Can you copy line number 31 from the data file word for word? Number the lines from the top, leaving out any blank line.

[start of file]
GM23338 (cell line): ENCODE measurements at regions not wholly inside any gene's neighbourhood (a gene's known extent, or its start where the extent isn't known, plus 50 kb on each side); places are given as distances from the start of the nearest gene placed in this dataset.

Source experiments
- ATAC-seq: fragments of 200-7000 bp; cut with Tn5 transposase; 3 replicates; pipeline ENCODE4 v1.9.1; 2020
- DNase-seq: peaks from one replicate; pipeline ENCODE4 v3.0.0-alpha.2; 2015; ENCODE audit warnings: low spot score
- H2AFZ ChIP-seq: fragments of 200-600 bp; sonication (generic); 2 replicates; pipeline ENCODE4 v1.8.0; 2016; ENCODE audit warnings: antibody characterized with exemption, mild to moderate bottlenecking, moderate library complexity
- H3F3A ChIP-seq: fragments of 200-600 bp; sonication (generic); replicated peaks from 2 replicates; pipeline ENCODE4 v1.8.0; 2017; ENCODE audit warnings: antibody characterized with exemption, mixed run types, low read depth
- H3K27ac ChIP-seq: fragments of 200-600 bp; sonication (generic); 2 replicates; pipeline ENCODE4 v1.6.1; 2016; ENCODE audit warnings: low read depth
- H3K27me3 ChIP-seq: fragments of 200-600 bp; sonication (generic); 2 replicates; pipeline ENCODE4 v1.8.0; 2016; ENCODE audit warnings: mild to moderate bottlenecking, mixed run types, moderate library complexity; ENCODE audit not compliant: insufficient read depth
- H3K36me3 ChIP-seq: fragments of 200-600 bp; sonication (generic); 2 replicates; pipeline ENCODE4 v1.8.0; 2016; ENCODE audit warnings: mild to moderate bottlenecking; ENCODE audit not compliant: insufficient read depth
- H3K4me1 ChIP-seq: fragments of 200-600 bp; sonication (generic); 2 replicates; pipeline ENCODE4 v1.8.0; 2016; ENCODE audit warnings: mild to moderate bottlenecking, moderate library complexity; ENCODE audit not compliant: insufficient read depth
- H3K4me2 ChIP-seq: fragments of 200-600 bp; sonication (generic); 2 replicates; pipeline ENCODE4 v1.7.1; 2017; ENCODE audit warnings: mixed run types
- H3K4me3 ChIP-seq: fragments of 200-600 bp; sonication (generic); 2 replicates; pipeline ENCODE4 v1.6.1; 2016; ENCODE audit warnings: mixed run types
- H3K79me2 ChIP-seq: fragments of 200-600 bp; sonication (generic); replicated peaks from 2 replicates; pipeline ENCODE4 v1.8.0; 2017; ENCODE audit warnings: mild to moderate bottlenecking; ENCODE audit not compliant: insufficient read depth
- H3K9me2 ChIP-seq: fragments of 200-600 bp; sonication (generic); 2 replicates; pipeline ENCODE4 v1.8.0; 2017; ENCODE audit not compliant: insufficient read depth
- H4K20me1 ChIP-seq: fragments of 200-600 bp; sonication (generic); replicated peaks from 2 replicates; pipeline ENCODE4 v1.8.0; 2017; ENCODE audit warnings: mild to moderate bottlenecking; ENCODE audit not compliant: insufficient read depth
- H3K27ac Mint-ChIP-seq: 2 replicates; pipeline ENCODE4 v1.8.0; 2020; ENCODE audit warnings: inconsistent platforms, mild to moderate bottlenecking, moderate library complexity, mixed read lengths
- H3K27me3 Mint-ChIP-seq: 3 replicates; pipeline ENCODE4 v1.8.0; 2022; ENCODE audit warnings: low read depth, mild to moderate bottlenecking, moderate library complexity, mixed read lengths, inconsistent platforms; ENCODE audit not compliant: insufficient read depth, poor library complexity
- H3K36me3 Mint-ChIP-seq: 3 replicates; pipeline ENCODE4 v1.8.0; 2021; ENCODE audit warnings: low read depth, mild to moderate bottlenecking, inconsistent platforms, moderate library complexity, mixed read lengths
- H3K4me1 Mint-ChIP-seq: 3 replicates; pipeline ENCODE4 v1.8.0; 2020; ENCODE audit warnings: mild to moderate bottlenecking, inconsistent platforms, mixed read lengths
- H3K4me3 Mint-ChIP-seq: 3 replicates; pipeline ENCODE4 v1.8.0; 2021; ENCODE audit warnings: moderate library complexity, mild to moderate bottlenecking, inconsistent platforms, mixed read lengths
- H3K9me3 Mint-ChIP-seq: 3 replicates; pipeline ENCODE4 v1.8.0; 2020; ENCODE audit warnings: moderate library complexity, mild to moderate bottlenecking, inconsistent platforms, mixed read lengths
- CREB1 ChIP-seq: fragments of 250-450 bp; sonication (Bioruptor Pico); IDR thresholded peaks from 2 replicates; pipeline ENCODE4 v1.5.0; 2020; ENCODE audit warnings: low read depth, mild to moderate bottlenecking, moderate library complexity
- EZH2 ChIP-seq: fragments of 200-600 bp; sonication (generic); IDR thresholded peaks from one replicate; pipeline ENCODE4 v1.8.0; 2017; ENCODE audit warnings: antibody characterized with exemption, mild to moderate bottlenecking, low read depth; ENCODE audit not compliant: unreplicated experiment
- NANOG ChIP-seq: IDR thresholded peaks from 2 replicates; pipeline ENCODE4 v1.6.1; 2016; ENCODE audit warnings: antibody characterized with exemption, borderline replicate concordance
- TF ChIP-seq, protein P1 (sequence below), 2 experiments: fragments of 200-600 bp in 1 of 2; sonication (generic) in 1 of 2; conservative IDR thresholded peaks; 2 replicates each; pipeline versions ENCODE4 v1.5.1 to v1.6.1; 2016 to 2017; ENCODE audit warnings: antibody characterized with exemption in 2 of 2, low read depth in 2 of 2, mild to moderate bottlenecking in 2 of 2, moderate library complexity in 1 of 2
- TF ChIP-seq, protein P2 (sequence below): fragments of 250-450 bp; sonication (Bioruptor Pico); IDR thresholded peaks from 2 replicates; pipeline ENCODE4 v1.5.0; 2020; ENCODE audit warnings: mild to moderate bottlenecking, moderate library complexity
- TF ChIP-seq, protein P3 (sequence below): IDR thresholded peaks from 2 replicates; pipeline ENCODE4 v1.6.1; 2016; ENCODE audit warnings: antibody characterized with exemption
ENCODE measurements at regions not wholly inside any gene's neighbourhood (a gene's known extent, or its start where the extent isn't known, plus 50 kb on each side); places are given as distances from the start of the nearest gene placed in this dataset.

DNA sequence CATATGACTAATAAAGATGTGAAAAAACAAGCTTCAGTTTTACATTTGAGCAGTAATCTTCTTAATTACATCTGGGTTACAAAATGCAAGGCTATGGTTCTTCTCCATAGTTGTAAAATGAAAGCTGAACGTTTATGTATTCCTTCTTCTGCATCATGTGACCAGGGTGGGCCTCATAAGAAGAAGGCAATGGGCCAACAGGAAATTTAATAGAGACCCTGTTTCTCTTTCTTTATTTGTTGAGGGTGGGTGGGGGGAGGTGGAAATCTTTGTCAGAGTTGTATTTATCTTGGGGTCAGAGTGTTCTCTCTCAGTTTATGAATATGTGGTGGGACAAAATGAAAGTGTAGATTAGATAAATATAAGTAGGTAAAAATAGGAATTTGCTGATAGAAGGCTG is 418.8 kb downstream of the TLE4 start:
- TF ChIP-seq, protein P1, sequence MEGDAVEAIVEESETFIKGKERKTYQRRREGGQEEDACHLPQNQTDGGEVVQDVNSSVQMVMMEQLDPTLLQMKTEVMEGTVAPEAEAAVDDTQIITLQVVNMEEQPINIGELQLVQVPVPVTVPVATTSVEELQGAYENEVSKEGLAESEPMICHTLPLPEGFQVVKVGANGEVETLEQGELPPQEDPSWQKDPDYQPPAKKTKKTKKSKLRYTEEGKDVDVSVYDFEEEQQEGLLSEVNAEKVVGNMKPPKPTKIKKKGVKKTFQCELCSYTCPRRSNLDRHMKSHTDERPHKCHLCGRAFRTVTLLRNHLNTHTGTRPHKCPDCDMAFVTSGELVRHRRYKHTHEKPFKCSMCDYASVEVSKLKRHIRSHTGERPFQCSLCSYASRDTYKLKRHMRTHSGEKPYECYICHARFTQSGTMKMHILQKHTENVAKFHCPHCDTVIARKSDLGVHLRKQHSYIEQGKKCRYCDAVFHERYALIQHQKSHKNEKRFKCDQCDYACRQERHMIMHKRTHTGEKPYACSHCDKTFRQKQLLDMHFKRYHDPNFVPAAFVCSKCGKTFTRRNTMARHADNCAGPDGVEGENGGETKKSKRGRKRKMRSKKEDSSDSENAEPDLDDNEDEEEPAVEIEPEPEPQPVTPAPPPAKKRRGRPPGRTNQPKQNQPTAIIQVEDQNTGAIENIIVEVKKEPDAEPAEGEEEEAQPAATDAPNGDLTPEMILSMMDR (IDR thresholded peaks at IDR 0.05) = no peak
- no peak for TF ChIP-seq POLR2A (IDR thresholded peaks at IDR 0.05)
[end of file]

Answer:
- no peak for TF ChIP-seq POLR2A (IDR thresholded peaks at IDR 0.05)